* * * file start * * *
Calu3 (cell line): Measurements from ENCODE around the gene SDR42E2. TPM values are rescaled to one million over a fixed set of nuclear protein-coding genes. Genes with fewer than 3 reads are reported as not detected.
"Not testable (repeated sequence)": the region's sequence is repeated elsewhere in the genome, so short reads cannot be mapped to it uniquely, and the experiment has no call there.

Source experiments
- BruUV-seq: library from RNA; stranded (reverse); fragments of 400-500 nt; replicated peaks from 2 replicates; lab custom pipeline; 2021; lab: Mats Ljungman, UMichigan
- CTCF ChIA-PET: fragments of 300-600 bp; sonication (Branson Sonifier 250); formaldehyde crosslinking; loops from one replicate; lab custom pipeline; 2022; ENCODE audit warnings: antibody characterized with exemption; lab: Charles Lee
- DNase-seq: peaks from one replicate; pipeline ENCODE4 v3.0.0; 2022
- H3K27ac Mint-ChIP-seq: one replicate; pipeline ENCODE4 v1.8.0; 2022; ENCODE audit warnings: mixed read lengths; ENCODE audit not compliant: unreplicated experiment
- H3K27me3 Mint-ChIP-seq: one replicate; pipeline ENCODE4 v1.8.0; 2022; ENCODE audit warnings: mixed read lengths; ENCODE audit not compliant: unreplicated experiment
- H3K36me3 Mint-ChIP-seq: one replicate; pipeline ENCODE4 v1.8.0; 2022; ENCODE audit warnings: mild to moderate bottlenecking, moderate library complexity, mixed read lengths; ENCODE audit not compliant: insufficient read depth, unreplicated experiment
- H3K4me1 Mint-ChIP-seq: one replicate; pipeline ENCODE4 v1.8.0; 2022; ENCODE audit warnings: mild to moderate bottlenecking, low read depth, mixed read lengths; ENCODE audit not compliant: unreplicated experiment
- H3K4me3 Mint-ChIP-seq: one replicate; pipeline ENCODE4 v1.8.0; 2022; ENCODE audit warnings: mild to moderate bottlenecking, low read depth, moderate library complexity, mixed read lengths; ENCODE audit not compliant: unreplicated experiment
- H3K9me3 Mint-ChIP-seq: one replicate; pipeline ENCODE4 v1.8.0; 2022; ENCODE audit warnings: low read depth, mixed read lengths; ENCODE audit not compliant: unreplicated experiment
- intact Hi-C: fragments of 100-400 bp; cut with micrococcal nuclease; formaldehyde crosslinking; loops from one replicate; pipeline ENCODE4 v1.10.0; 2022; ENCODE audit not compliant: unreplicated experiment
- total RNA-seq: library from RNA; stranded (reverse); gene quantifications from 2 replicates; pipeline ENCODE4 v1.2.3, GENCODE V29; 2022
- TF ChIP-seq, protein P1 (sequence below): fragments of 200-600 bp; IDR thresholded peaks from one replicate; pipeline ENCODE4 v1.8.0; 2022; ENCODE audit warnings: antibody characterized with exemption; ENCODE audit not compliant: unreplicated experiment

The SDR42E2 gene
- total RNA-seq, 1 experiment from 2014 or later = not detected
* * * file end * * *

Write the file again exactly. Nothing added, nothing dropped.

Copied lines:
Calu3 (cell line): Measurements from ENCODE around the gene SDR42E2. TPM values are rescaled to one million over a fixed set of nuclear protein-coding genes. Genes with fewer than 3 reads are reported as not detected.
"Not testable (repeated sequence)": the region's sequence is repeated elsewhere in the genome, so short reads cannot be mapped to it uniquely, and the experiment has no call there.

Source experiments
- BruUV-seq: library from RNA; stranded (reverse); fragments of 400-500 nt; replicated peaks from 2 replicates; lab custom pipeline; 2021; lab: Mats Ljungman, UMichigan
- CTCF ChIA-PET: fragments of 300-600 bp; sonication (Branson Sonifier 250); formaldehyde crosslinking; loops from one replicate; lab custom pipeline; 2022; ENCODE audit warnings: antibody characterized with exemption; lab: Charles Lee
- DNase-seq: peaks from one replicate; pipeline ENCODE4 v3.0.0; 2022
- H3K27ac Mint-ChIP-seq: one replicate; pipeline ENCODE4 v1.8.0; 2022; ENCODE audit warnings: mixed read lengths; ENCODE audit not compliant: unreplicated experiment
- H3K27me3 Mint-ChIP-seq: one replicate; pipeline ENCODE4 v1.8.0; 2022; ENCODE audit warnings: mixed read lengths; ENCODE audit not compliant: unreplicated experiment
- H3K36me3 Mint-ChIP-seq: one replicate; pipeline ENCODE4 v1.8.0; 2022; ENCODE audit warnings: mild to moderate bottlenecking, moderate library complexity, mixed read lengths; ENCODE audit not compliant: insufficient read depth, unreplicated experiment
- H3K4me1 Mint-ChIP-seq: one replicate; pipeline ENCODE4 v1.8.0; 2022; ENCODE audit warnings: mild to moderate bottlenecking, low read depth, mixed read lengths; ENCODE audit not compliant: unreplicated experiment
- H3K4me3 Mint-ChIP-seq: one replicate; pipeline ENCODE4 v1.8.0; 2022; ENCODE audit warnings: mild to moderate bottlenecking, low read depth, moderate library complexity, mixed read lengths; ENCODE audit not compliant: unreplicated experiment
- H3K9me3 Mint-ChIP-seq: one replicate; pipeline ENCODE4 v1.8.0; 2022; ENCODE audit warnings: low read depth, mixed read lengths; ENCODE audit not compliant: unreplicated experiment
- intact Hi-C: fragments of 100-400 bp; cut with micrococcal nuclease; formaldehyde crosslinking; loops from one replicate; pipeline ENCODE4 v1.10.0; 2022; ENCODE audit not compliant: unreplicated experiment
- total RNA-seq: library from RNA; stranded (reverse); gene quantifications from 2 replicates; pipeline ENCODE4 v1.2.3, GENCODE V29; 2022
- TF ChIP-seq, protein P1 (sequence below): fragments of 200-600 bp; IDR thresholded peaks from one replicate; pipeline ENCODE4 v1.8.0; 2022; ENCODE audit warnings: antibody characterized with exemption; ENCODE audit not compliant: unreplicated experiment

The SDR42E2 gene
- total RNA-seq, 1 experiment from 2014 or later = not detected